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New Park Chairman enjoys his calling

August 22, 2018
J.T. Whitehouse , The Town Crier

Always a big fan of the great outdoors, Poland resident Ken Filicky is retired and enjoying a busy life as chairman of the Poland Township Park Board. The position brought him closer to his youthful desires.

"After graduating from Mooney in 1976, I went on to take classes in biology and geology at YSU," he said. "I intended to be a park ranger, but ended up at UPS for 36 years."

For four years, he did get to work in Mill Creek Park as an assistant under former naturalist Bill Whitehouse. He learned a lot before leaving the park to take the job at UPS.

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Poland Township's Park Board Chairman Ken Filicky is loving his position and is looking forward to a growing future for what the park has to offer.

Now retired at age 60, a second chance opportunity came around and Filicky grabbed it. He came on the park board in 2008 to help in the capacity of being a naturalist. He stayed on the park board under Mike Heher. When Heher stepped down earlier this year, the trustees selected Filicky as the new chairman. He officially took the seat on March 1 and has been busy since.

Over his years of service on the board, Filicky has seen a lot of good things come to the park. He saw the creation of bat stations to help combat the White Nose Bat syndrome that saw the species dying off. The park presently has seven bat stations and through the park's conservation efforts, has seen an increase in the needed insect eaters.

The park board has also placed between 90 and 100 bird nesting boxes that house hummingbirds, screech owls, wrens, sparrows and bluebirds. The bluebirds have a trail named after them and there are now 12 boxes inhabited by the once endangered species.

"We are the number two spot in Mahoning County for bird watching and counting," Filicky said. "We take part in the annual Christmas Bird County and the Great Backyard Bird Count done in February and sponsored by Cornell University."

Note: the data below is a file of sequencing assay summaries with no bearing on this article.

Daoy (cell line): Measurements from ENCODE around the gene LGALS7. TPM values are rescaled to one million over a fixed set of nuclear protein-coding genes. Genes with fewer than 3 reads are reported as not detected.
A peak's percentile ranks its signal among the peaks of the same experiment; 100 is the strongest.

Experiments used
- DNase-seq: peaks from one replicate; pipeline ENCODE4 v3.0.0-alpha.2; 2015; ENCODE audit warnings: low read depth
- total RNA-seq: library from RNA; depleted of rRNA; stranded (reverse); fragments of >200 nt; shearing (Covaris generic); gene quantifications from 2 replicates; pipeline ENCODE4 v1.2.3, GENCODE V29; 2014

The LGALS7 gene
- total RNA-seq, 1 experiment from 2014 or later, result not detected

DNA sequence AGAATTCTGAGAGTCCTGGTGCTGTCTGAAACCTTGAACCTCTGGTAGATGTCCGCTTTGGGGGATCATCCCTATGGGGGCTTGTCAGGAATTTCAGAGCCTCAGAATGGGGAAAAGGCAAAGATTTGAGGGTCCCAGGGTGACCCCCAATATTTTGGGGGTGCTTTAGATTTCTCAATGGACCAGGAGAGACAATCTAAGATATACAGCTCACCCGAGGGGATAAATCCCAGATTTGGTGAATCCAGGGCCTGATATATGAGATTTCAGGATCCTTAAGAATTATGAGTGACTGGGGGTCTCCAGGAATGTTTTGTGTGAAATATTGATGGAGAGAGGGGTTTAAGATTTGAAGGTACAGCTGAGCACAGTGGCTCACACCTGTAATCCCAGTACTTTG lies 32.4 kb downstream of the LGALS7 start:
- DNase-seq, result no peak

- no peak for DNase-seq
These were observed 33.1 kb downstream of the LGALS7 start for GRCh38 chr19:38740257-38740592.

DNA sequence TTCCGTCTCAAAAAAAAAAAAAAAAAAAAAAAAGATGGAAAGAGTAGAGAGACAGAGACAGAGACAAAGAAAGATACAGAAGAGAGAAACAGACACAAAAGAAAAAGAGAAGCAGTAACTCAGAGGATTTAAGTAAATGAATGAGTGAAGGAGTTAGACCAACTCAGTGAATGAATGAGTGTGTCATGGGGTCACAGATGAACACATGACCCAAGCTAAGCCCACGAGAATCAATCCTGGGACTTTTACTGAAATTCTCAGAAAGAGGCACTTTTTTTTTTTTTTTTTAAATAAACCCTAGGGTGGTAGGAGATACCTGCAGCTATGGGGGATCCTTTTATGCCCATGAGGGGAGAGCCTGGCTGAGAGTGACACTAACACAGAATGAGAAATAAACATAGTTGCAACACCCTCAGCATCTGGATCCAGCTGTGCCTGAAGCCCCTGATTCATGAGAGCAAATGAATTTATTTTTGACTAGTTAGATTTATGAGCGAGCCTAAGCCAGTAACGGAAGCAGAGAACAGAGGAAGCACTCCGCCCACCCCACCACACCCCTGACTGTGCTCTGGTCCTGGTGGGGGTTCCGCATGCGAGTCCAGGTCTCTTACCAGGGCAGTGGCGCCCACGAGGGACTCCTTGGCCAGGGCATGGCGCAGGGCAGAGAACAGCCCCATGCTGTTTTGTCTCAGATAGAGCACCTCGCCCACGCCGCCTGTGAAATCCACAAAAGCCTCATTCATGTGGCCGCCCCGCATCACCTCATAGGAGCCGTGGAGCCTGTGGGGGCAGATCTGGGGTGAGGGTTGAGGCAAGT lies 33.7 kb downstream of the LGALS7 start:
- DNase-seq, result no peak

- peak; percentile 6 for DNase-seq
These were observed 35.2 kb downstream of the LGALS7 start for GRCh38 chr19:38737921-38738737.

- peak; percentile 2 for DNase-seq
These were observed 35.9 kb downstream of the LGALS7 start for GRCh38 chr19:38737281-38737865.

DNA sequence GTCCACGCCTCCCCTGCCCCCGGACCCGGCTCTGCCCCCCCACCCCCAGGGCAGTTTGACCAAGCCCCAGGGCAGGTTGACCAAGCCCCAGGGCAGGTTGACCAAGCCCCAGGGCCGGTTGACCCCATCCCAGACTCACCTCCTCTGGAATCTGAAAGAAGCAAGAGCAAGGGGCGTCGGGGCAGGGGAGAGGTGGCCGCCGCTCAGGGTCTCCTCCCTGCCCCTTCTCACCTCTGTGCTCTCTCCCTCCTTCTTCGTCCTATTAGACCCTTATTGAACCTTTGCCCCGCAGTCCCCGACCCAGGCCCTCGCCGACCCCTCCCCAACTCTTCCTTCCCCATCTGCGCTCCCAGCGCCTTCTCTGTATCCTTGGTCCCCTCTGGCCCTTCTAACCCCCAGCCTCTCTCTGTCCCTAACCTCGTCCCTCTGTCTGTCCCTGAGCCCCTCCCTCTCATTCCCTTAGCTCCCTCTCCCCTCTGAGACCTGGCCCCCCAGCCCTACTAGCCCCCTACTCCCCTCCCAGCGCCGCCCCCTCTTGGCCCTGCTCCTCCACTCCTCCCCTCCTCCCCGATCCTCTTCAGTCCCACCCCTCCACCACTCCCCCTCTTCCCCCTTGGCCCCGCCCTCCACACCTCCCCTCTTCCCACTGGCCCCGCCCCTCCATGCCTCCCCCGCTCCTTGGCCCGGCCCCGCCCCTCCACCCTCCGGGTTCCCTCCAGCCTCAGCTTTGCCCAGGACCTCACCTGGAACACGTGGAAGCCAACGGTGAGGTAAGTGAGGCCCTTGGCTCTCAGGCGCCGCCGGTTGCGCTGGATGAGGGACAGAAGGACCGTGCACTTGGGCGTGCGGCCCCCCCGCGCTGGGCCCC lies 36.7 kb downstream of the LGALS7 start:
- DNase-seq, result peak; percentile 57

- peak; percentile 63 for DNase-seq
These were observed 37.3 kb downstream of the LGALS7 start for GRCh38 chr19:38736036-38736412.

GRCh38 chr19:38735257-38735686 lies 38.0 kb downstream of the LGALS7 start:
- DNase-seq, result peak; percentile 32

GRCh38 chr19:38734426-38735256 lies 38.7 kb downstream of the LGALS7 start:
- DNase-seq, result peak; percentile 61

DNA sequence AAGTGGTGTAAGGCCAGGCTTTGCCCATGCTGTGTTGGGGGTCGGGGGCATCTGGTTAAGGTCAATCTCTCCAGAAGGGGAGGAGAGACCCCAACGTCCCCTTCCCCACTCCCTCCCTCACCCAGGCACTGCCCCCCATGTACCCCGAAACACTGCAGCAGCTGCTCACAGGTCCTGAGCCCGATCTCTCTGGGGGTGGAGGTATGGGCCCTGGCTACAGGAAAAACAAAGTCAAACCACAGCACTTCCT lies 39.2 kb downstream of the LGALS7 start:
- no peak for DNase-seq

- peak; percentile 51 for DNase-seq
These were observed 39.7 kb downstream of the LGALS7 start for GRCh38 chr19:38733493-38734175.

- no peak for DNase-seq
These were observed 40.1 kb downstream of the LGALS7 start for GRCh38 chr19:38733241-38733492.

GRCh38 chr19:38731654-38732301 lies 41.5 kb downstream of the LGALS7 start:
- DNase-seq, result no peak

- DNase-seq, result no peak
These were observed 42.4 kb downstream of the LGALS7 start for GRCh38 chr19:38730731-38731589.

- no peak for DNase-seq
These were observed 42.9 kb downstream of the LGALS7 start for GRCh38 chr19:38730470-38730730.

He said the park presently is home to 133 bird species.

The park also houses a wide variety of trees. Filicky said prior to the formation of the ark board, the property had 33 species of trees. Today, with a lot of careful planting, the park is home to 77 species, including a small number of Black Ash tree saplings. The trees are too young to be attacked by the Emerald Ash Borer, which Filicky hopes will move out of Ohio by the time the trees start getting larger.

Besides the nature at the park, Filicky is also involved with the public use areas. When park benches started to disappear, he came up with a way to mark them. He brought a portable generator to the pavilion and his router. He spent an afternoon engraving Poland Township Park into the bench deep enough to discourage any further thefts. He said it needed to be done to insure park visitors can enjoy all the park has to offer.

"We want to meet as many recreational needs of park visitors as possible," he said. "That is why we are looking into new programs such as a disc golf course, pickle ball, and perhaps a volleyball sand court. People have also requested a dog park, but that becomes expensive for the fencing."

Filicky said the park is expanding with the addition of acreage to the east that will become Poland's first cross country course. The property is east of the sled riding hill and has been mapped out for the course which is expected to be completed this year.

"The course is roughed in right now and still needs grass planted," he said. "We are hoping to hold meets there next year."

He said the property is being leased from Republic Services at $1 per year for 99 years.

Another section to the northeast of the park is a wetland area. This was required by the Ohio EPA and had to be a working wetland area. As soon as it gets approval from the EPA, Poland Township Park Board will become the guardians of the wetlands. Filicky said it will be a great place for Poland students to study a wetland up close.

As the park continues to grow, Filicky and Mike Luzan will keep up on park maintenance as best they can. The two men are the volunteers that make things happen in the park, with some help from the Poland Township Road Department.

Filicky's passion for the outdoors and nature has spread to his son Kyle Filicky. Kyle helps out in the park when he can.

"He is presently with Civil Environmental Consultants out of Pittsburgh," Filicky said. "He is a staff scientist, so the student becomes the teacher."

 
 

 

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